India’s relatively recent reinvigoration of its space program follows on the heels of rapid developments in China’s, the United States’, and Russia’s space programs. China over the last few decades has invested billions of dollars in its space program, which all paid off in January when it became the first country to land a rover on the far side of the moon. Furthermore, it is in the process of planning a second mission, which is scheduled to take place sometime next year, and is currently building its own independent space station. Similarly, NASA has committed itself to returning American astronauts to the surface of the moon by 2024 while Russia has announced plans to send tourists to space within the next 2 years. In the midst of this renaissance of space travel, the Indian Ministry of External Affairs claims that India has "no intention of entering into an arms race in outer space"; however, recent developments seem to say otherwise. In an effort to expand its legitimacy on the international level, in 2014, India became the first Asian nation to reach Mars, and in 2017, it launched 104 satellites in one mission. Yet despite condemning the idea of “an arms race in outer space,” earlier this year, in a show of military strength, India shot down one of its moving satellites, becoming one of only four countries capable of doing so. Its weaponization of space flight technology has drawn criticism from much of the world, especially NASA, which has cited that the debris created by the destroyed satellite “ends up being there for a long time. If we wreck space, we're not getting it back.” Satish Dua, the former chief of integrated defence staff of the Indian army, offered a defense for India’s actions stating that "India has to be fully equipped for war — whether it is subsurface, surface, air or space warfare."
Besides drawing criticism for engaging in and therefore stimulating the escalating global space race, critics have also knocked India’s burgeoning space program for diverting money from more pressing matters such as poverty and corruption in order to boost Prime Minister Modi’s popularity. In response to millions of dollars being allocated for space exploration, Vikram Sarabhai, for whom the Chandrayaan-2 rover is named after, said that “to play a meaningful role nationally and in the community of nations,” India needs to apply “advanced technologies to the real problems of man and society.” However, the Indian government has defended itself by drawing on the fact that India has the most cost-effective space program in the world. India’s Mars satellite, Mangalyaan, cost 72 million USD, less than the budget for Hollywood’s thriller, “Gravity,” and much less than NASA’s Mars craft, Maven, which cost 670 million USD and the Curiosity rover, which cost around 2 billion USD. Furthermore, at 141 million USD, the budget for India’s current lunar mission pales in comparison to the 25 billion USD allocated for the Apollo program, which placed the first humans on the moon.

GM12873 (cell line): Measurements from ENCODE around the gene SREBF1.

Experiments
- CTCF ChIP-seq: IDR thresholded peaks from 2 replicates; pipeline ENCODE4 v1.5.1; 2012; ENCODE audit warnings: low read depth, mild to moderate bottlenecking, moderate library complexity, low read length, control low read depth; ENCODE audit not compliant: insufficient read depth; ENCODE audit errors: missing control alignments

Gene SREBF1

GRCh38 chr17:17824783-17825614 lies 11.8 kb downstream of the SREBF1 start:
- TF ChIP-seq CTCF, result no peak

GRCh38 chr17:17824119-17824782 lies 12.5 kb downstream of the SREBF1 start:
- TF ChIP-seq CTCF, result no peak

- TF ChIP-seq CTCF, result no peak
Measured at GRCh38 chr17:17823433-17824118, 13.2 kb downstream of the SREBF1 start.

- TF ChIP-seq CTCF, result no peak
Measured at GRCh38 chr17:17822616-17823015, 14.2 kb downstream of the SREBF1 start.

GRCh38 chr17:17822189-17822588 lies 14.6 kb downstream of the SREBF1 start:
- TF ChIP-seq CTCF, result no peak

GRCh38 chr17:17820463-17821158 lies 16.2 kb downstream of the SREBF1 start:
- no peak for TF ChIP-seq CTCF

Whether part of an international space race or simply another publicity stunt, India’s rapidly growing space program has undoubtedly become a source of national pride. Prime Minister Modi tweeted after the launch, “Indian at heart, Indian in spirit!” This statement rings true with much of the nation mobilizing in support of the mission. In anticipation of the initial launch, which was cancelled at the last minute, Indian school children sent good luck messages to the ISRO via YouTube, newsreels were broadcasting headlines reading “India’s Greatest Space Adventure,” and famous V.I.P.’s gathered along the remote coastal launch site not far from Chennai to witness the historic event.
The Chandrayaan-2 rocket launch has put India on the path to becoming a global competitor in space; however, Prime Minister Modi must maintain his current cost-efficient mission policy and must be wary of further anti-satellite military testing if he is to continue to win over the support of the Indian people and the major governments of the world.
Photo Credit: Firstpost